Economics at Gunnersbury Catholic School
- Do you have an interest in learning how businesses and the government create benefits and economic wealth and, how they may create costs which society has to pay, such as s those associated with pollution or new house building projects?
- Do you enjoy assessing and presenting the merits of alternative courses of action?
- Are you interested in playing a full part in society: understanding why government pursues certain actions and how it may use the tax system to influence peoples' actions
- Do you want to learn how to analyse data and economic models in order to suggest solutions to real-world problems or forecast future trends?
Some students may have studied a GCSE in Economics, GCSE in Business and Economics or GCSE in Business before studying this course, although this is not an essential requirement for studying Economics A level. What is likely to be much more important is your attitude to Maths, as you will be required to interpret data and make assumptions from it.
Unit 1: Markets and Market Failure provides an introduction to the nature of economics and examines how the price mechanism allocates resources in markets. It analyses the nature of market failure, its causes and possible policy remedies. At the end of this unit, you should be able to apply supply and demand analysis to real world situations; to understand why markets might not allocate resources efficiently and the methods of dealing with market failure, together with an evaluation of their effectiveness.
Unit 2: The National Economy provides an introduction to the key measures of economic performance and the main objectives and instruments of economic policy. You should be able to use a basic Aggregate Demand/Aggregate Supply model to understand why demand and/or supply side policies may be seen as appropriate ways of managing an economy; predict the possible impact of such policies and to recognise the assumptions involved; argue for different approaches and identify criteria for success.
Unit 3: Business Economics and the distribution of Income develops the content of Unit 1 and examines how the pricing of and nature of competition between firms is affected by the number and size of market participants. At the end of this unit, you should be able to analyse the pricing and output decisions of firms in different contexts. You should also be capable of making an appraisal of government intervention aimed at promoting competitive markets. Where appropriate, you should be able to relate the theoretical framework to real world examples in written, numerical and graphical forms.
You will also be required to understand the operations of the labour market and the factors which influence wage rates, poverty and the distribution of income and wealth.
Unit 4: The National and International Economy develops the knowledge and skills gained in Unit 2 so that they can be applied in a global context. The application, analysis and evaluation of economic models is required as well as an ability to assess policies which might be used to deal with economic problems. An awareness of trends and developments in the global economy over the last 10 years is required. Throughout the course you are expected to interpret data presented in different forms, for example tables, graphs and index numbers; carry out simple calculations, for example involving percentages and percentage change and distinguish between real and nominal data. You will also be required to interpret diagrams and construct simple graphs.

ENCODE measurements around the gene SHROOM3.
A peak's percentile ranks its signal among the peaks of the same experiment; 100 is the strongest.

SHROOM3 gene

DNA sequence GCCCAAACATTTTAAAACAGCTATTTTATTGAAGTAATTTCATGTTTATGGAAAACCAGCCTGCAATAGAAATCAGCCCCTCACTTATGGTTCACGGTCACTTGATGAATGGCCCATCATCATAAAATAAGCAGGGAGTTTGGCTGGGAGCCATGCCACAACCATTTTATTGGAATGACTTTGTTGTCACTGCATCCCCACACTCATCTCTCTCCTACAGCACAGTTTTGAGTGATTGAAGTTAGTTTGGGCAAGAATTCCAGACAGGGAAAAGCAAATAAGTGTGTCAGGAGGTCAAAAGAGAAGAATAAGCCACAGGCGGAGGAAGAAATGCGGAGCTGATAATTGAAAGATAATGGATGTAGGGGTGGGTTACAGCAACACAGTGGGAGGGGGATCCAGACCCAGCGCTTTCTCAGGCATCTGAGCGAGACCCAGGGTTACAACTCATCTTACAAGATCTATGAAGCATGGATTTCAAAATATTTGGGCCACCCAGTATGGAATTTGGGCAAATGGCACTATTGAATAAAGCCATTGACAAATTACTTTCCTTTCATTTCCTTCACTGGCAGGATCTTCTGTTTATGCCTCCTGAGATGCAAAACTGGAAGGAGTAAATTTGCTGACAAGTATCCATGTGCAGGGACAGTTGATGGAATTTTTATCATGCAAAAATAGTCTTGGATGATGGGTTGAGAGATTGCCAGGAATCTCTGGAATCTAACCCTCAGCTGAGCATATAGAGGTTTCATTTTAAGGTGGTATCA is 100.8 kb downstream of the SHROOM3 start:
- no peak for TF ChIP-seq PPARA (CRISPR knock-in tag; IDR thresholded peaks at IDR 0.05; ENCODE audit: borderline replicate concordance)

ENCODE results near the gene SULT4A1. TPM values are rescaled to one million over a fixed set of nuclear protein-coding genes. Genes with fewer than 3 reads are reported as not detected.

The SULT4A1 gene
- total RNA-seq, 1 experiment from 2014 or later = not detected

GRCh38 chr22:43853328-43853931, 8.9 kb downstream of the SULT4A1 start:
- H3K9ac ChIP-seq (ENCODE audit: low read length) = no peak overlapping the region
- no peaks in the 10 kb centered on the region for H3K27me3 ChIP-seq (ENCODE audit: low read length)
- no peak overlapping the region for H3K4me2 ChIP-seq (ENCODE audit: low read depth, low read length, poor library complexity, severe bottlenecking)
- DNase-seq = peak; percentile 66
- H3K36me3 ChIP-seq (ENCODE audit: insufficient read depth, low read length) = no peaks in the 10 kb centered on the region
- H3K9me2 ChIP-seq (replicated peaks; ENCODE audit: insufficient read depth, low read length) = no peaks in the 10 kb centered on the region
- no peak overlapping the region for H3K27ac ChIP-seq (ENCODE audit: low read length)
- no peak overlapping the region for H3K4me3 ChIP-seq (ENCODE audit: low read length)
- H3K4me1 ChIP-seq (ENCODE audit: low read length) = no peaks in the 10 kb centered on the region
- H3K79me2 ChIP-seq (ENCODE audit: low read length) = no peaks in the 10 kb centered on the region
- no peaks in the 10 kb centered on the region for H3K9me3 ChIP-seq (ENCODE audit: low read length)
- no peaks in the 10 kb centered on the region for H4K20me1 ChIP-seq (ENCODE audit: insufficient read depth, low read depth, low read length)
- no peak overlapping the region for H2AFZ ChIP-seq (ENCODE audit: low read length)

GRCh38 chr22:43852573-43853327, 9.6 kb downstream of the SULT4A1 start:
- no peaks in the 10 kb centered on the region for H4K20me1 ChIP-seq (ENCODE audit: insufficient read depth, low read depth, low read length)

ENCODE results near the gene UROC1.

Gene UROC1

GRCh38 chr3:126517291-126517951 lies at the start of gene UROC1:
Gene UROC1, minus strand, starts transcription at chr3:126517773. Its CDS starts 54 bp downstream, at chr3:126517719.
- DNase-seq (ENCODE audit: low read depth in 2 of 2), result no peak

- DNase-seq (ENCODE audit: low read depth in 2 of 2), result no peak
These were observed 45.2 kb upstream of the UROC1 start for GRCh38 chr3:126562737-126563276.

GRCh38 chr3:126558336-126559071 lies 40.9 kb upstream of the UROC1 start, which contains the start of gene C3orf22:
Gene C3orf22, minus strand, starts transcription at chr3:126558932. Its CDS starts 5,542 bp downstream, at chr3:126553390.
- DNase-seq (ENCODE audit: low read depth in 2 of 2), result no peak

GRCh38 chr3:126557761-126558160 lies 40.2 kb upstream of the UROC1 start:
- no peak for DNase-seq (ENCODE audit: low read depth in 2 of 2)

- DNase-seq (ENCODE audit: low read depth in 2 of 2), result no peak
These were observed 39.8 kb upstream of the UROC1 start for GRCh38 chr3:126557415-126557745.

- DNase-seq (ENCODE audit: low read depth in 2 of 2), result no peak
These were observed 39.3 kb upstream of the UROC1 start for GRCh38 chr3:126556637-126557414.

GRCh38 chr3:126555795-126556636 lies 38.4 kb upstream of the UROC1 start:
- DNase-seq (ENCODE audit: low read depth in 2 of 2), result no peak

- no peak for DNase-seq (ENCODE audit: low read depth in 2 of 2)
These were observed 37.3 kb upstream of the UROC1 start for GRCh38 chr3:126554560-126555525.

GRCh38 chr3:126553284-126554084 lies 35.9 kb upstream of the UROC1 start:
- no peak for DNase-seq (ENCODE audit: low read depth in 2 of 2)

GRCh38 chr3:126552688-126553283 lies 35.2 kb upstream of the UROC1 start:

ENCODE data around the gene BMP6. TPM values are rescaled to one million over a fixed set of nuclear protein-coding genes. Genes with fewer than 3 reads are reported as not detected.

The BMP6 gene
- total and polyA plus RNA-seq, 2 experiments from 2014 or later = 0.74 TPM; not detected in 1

Applicants will be required at least 5 GCSE passes at grade C or better PLUS grade B in GCSE Maths PLUS Grade B in GCSE English Language.
Unit 1: Markets and Market Failure - Examination length: 1 hour and 15 minutes
(25% of final grade)
Unit 2: The National Economy - Examination length: 1 hour and 15 minutes
(25% of final grade)
Unit 3: Business Economics and the Distribution of Income - Examination length: 2 hours (25% of final grade)
Unit 4: The National and International Economy - Examination length: 2 hours (25% of final grade)
This qualification should enable you to progress on to a straight economics degree with a focus on theory, or a degree in applied economics such as environmental economics, labour economics, public sector economics or monetary economics. Alternatively you may like to study a business economics or mathematical economics degree. Economics can also be combined with another subject as a joint degree or with other subjects, such as politics, philosophy or history as a combined degree. Post university employment rates of economists are among the highest for graduates. An economics degree enables students to gain transferable skills in problem solving, quantitative analysis and communication. You are likely to find employment in finance, banking, insurance, accountancy, management and consultancy. Some become professional economists.
To find out more about this qualification, contact us, ask your Connexions Personal Adviser or school/college careers staff.
How to apply
If you want to apply for this course, you will need to contact Gunnersbury Catholic School directly.